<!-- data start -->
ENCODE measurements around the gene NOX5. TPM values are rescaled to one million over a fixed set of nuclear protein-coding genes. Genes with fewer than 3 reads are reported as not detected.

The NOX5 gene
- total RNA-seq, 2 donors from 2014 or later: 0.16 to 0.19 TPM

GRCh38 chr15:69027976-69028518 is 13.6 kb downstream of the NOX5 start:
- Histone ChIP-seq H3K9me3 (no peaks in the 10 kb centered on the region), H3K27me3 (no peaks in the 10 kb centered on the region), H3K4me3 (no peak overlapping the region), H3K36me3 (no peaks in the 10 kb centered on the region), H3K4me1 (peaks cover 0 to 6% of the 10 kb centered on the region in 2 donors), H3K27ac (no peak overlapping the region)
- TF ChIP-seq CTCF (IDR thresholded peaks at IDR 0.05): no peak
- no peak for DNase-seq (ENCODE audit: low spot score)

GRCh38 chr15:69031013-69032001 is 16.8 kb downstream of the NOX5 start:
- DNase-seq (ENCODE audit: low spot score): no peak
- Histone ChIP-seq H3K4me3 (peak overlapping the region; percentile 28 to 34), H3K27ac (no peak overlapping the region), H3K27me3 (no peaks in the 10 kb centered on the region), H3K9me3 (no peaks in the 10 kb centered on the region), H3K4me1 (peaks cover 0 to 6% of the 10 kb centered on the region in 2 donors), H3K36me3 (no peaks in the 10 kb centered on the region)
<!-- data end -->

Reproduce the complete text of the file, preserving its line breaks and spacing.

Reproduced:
ENCODE measurements around the gene NOX5. TPM values are rescaled to one million over a fixed set of nuclear protein-coding genes. Genes with fewer than 3 reads are reported as not detected.

The NOX5 gene
- total RNA-seq, 2 donors from 2014 or later: 0.16 to 0.19 TPM

GRCh38 chr15:69027976-69028518 is 13.6 kb downstream of the NOX5 start:
- Histone ChIP-seq H3K9me3 (no peaks in the 10 kb centered on the region), H3K27me3 (no peaks in the 10 kb centered on the region), H3K4me3 (no peak overlapping the region), H3K36me3 (no peaks in the 10 kb centered on the region), H3K4me1 (peaks cover 0 to 6% of the 10 kb centered on the region in 2 donors), H3K27ac (no peak overlapping the region)
- TF ChIP-seq CTCF (IDR thresholded peaks at IDR 0.05): no peak
- no peak for DNase-seq (ENCODE audit: low spot score)

GRCh38 chr15:69031013-69032001 is 16.8 kb downstream of the NOX5 start:
- DNase-seq (ENCODE audit: low spot score): no peak
- Histone ChIP-seq H3K4me3 (peak overlapping the region; percentile 28 to 34), H3K27ac (no peak overlapping the region), H3K27me3 (no peaks in the 10 kb centered on the region), H3K9me3 (no peaks in the 10 kb centered on the region), H3K4me1 (peaks cover 0 to 6% of the 10 kb centered on the region in 2 donors), H3K36me3 (no peaks in the 10 kb centered on the region)